How To Avoid ‘Show Up And Throw Up’ Selling

When it comes to sales, just showing up, spewing a bunch of facts about features and hoping for a sale is worse than a long shot — it has no shot. To get noticed and close the deal, it’s our opinion that every single conversation you have with a customer has to help them solve their problems.

Partners in Excellence recently shared a blog post about how to improve conversations with customers in order to understand them and help them progress through the sales cycle.

Here’s what it comes down to: If you do your due diligence, you don’t need to waste energy talking with everyone because you’ll have a very specific target buyer. The key is to select from the get-go the right selling group.

In classic sales and marketing terms, you need to segment your market and focus on the group in which you think you’ll have the most success. You can then use content to move that prospect down the funnel and on to the next level.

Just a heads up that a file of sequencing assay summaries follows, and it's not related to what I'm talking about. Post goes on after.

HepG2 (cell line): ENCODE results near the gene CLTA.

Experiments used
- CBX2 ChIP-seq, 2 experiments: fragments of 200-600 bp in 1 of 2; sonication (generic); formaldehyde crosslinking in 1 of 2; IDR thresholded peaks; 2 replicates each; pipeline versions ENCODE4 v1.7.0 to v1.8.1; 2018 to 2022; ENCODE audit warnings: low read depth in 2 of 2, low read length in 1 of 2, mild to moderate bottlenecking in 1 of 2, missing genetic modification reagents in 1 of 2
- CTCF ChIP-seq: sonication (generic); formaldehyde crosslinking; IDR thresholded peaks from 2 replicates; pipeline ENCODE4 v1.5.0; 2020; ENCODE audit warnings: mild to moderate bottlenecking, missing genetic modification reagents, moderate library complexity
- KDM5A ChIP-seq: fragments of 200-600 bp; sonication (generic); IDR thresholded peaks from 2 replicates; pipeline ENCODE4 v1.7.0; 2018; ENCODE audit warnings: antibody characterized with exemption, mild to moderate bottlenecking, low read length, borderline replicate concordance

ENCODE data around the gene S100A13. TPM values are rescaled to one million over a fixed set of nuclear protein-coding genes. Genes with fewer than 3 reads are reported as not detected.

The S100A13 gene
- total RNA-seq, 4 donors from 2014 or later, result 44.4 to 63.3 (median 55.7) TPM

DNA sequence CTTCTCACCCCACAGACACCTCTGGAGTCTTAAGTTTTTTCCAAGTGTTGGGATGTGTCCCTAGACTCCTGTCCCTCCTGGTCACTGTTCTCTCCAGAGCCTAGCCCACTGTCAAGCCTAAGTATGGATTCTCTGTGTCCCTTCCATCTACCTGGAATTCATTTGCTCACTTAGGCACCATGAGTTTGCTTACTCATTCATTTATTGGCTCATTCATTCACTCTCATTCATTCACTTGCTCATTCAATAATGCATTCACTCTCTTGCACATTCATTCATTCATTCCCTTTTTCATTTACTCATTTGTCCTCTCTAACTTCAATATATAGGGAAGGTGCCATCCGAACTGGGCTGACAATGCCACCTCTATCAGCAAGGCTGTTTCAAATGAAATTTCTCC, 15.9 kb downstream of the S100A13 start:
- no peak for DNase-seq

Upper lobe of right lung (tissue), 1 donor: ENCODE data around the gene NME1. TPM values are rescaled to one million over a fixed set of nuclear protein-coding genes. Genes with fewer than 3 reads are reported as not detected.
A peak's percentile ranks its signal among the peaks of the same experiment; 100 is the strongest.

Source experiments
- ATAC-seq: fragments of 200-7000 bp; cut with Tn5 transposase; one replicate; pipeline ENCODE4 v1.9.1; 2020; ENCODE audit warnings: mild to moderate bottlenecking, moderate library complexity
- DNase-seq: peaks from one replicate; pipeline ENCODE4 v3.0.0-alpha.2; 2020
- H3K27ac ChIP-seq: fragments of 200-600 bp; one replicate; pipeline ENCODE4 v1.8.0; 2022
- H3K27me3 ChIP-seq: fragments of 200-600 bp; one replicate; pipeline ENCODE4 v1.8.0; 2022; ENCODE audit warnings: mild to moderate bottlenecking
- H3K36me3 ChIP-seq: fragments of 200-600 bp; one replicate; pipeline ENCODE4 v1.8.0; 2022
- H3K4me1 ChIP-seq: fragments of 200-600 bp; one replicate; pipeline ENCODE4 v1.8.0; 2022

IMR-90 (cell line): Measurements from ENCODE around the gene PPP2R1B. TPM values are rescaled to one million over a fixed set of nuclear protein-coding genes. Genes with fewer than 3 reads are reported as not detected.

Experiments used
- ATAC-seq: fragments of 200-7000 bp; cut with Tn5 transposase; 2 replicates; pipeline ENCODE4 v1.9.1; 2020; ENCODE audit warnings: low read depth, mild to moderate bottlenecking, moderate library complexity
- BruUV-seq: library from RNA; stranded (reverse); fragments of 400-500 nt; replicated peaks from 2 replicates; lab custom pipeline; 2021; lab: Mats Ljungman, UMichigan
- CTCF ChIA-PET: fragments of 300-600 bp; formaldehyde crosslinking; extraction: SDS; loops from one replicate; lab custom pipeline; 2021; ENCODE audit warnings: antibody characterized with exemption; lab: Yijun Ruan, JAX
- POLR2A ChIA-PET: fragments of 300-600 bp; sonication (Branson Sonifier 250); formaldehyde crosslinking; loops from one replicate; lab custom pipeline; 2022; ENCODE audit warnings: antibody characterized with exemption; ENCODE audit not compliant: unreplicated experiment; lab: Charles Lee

The Partners in Excellence blog post offers a few ways to perform due diligence. Here’s what they had to say:

  1. Have conversations with the right people: You probably know within the first five minutes if you’re prospecting with a person within your industry segment that has the right characteristics of a real customer. In other words, they’re in your “sweet spot.”
  2. Don’t waste time outside your “sweet spot:” Sure, you can be helpful, funny, entertaining and have interesting conversations, but if you’re not helping people solve problems, we believe investing in these kinds of discussions is a waste of time for everyone involved.
  3. Figure out if you can solve the person’s problems: Talk about their business, specifically issues relevant to the problems you can solve. “They may not realize it’s a problem,” a commenter to the blog post states. It’s your “job to translate the issues into a discussion about the opportunities they might have or problems they might want to solve.”

The Tellwise Nutshell (TTN): If you’re going to win sales, you need to do more than just “show up and throw up.” You need to make sure you’re helping them solve problems every time you talk. Even if you have great content, it’s useless if you’re serving it to the wrong audience. So find your target group, create specific content for them and you’ll be successful.

Source: Partners in Excellence, September 2013

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